President Trump signed into law the Emergency Families First Coronavirus Response Act (the “Act”) on March 18, 2020. The Act mandates that employers provide employees with paid sick leave for a limited duration. Full time employees are entitled to two weeks of paid sick leave and hourly employees are entitled to the number of hours they work, on average, over a two week period.
Under the Act, if a fulltime employee has accrued or unused personal time, vacation days, or sick leave, the employee may use those days in addition to the two weeks provided for under the Act. An employer is prohibited from forcing an employee to use those accrued or unused days before the two weeks of paid sick leave go into effect.
Employees are entitled to their usual compensation during their sick leave if one of the following qualifying events occurs:
- The employee seeks a coronavirus diagnosis because the employee is experiencing symptoms; or
- The employee must self-isolate as a result of a confirmed diagnosis; or
- The employee is quarantined by order or recommendation of a public health official because of the potential exposure to the coronavirus or because that employee exhibits symptoms of the coronavirus.
Conversely, employees are entitled to compensation at two-third their regular rate of compensation if the sick leave provided for by the Act is taken as a result of the employee needing to care for a family member that is self-isolating because of: a coronavirus diagnosis, the exhibition of symptoms of coronavirus, or on order from a relevant authority. Employees are also entitled to compensation at two-third their regular rate of compensation if the employee is on leave for the purpose of caring for a minor child whose school has been closed due to the coronavirus for at least five consecutive days.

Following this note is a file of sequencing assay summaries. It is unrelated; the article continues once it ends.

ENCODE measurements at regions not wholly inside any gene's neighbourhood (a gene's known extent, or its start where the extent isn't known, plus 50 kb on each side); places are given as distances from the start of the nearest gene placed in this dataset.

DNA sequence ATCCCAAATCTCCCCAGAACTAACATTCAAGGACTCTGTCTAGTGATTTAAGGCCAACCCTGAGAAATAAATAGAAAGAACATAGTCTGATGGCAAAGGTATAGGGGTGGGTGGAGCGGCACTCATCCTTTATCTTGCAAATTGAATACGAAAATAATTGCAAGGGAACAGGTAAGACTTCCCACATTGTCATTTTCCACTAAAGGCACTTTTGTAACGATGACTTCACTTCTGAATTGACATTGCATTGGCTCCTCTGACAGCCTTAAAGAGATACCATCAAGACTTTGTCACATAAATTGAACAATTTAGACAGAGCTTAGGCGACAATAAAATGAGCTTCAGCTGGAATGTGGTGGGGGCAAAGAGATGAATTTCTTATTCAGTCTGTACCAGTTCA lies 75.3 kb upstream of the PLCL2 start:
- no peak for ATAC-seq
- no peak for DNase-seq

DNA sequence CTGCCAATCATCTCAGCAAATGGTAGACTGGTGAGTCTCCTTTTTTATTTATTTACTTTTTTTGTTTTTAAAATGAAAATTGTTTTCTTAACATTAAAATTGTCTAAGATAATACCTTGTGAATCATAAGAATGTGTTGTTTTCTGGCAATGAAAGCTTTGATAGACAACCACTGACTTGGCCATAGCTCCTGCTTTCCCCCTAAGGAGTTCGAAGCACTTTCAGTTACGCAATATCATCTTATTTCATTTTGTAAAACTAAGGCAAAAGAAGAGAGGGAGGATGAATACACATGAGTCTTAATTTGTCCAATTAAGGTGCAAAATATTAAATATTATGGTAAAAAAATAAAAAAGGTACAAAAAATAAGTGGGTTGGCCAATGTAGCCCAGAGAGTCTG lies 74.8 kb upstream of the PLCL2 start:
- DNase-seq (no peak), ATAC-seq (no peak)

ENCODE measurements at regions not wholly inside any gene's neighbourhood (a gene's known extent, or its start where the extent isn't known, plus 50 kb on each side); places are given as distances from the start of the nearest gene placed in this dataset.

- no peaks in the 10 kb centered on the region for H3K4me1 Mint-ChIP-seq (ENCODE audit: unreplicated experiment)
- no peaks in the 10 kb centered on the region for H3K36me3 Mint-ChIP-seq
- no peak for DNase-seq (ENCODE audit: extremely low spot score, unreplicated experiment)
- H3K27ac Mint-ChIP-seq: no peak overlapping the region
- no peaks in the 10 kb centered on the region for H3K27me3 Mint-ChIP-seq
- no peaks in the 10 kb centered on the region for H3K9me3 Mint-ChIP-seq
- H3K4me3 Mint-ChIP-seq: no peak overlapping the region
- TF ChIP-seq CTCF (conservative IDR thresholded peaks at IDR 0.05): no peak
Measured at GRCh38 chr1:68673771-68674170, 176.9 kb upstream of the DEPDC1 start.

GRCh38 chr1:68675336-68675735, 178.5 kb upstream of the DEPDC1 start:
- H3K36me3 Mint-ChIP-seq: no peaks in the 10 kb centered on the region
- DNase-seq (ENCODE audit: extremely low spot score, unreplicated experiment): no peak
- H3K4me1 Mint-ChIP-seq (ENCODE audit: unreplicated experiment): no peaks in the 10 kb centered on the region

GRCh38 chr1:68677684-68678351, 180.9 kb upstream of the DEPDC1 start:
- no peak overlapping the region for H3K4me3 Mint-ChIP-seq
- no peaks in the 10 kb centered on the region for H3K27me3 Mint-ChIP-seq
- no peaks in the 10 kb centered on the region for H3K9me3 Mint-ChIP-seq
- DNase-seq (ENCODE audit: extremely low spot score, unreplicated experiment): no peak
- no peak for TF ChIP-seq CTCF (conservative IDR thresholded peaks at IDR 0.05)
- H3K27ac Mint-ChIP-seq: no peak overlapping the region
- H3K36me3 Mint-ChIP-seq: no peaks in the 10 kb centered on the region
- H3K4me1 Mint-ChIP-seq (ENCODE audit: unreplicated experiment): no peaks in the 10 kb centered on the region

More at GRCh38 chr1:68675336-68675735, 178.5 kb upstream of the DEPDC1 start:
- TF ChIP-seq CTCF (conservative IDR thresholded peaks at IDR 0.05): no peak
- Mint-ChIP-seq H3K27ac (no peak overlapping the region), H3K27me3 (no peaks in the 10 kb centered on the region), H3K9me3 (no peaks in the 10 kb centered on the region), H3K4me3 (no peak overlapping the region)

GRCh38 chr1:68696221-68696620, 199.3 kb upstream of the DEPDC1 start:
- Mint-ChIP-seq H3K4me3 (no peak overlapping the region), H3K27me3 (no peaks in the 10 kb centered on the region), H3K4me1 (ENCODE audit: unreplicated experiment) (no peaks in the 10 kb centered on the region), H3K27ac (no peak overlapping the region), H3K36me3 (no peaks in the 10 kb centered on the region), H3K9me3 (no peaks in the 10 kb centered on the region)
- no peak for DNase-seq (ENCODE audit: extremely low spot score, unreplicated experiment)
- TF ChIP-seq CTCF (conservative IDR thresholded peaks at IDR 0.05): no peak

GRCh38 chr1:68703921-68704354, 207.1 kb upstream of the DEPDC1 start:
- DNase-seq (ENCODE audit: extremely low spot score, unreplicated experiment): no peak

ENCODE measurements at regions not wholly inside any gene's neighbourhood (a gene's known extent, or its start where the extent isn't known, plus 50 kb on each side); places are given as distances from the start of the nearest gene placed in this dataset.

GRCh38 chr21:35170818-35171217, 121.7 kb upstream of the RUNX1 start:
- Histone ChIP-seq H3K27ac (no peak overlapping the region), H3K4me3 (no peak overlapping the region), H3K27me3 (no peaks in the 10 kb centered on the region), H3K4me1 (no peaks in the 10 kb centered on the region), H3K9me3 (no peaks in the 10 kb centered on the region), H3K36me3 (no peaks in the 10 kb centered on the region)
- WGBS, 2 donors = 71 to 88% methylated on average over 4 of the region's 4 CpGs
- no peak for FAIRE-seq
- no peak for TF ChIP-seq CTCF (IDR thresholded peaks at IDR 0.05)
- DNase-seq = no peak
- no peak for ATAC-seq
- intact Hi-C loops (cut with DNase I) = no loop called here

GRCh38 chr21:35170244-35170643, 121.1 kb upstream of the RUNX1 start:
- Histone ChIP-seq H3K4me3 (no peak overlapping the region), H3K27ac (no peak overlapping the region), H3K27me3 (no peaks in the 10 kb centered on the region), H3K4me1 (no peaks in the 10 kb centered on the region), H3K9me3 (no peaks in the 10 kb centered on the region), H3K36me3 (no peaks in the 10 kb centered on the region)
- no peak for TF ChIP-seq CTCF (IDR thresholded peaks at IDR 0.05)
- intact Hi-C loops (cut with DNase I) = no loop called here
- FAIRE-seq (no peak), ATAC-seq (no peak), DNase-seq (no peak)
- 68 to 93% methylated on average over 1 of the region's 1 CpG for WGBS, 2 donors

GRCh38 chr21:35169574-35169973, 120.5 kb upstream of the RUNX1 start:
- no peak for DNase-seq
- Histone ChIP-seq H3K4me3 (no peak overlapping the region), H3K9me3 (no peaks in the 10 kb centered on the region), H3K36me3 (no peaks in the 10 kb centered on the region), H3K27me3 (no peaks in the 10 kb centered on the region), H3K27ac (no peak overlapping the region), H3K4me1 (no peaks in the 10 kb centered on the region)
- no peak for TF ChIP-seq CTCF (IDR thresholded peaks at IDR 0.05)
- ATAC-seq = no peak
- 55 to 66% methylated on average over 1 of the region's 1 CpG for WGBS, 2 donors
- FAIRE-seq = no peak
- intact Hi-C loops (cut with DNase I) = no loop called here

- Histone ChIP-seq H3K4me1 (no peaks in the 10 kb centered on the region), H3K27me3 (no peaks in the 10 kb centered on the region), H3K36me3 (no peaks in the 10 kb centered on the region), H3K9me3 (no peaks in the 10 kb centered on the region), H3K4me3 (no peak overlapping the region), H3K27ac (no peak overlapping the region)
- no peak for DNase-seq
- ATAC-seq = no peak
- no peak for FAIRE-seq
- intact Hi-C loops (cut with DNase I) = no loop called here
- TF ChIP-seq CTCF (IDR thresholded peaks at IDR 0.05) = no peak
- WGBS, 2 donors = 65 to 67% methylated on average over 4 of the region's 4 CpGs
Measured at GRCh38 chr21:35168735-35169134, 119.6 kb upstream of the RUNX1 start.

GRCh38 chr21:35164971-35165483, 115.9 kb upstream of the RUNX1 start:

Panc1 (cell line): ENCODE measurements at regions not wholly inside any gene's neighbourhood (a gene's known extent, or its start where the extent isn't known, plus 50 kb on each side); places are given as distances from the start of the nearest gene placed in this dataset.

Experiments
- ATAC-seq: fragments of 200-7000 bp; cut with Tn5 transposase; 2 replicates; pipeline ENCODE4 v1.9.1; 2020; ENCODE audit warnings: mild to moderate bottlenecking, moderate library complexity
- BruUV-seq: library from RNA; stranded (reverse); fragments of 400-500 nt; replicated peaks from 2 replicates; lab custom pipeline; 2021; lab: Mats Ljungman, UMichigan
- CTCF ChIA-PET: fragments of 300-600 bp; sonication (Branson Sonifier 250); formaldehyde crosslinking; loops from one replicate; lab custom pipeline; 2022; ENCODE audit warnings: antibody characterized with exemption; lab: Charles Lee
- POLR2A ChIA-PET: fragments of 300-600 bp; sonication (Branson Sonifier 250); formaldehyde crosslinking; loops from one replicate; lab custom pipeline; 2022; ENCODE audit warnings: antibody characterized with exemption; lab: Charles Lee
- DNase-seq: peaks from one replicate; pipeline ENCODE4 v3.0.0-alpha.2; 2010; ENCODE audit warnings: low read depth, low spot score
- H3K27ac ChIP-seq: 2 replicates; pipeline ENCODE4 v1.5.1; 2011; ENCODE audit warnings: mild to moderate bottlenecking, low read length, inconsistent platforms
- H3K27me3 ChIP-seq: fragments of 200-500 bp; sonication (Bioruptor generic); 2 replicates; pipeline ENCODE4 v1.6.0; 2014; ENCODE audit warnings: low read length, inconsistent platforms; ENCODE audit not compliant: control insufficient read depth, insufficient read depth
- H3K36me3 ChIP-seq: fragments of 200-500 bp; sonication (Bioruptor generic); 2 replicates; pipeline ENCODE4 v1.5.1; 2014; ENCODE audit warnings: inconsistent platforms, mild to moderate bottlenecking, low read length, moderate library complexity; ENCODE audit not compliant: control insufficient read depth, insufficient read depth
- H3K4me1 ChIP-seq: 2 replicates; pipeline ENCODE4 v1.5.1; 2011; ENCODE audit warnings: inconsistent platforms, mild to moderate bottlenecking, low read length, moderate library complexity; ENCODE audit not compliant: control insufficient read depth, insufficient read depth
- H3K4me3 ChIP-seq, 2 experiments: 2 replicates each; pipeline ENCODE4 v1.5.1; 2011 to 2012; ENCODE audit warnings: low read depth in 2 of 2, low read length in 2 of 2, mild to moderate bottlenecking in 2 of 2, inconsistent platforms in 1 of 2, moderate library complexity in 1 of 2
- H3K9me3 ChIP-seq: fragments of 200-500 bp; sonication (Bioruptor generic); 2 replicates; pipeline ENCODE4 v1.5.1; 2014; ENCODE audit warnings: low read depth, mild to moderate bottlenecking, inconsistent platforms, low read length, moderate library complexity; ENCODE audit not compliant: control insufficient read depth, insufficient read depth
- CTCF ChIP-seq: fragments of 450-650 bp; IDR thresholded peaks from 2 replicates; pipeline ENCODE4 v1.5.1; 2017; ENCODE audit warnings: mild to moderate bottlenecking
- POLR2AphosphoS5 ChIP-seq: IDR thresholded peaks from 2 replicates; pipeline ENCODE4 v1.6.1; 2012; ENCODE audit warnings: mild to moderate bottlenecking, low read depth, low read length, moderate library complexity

Generally, employers will file for tax credits to recoup the emergency paid sick leave compensation that they provide their employees under the Act. However, employers with fewer than 50 employees will apply for reimbursement for the emergency paid sick leave compensation provided to employees. Those employers will file an affidavit with the Secretary of Labor attesting to the additional paid sick time and provide related records associated with the emergency paid sick leave benefits. The Secretary will submit that affidavit to the Secretary of the Treasury, who will directly provide the employer with reimbursement.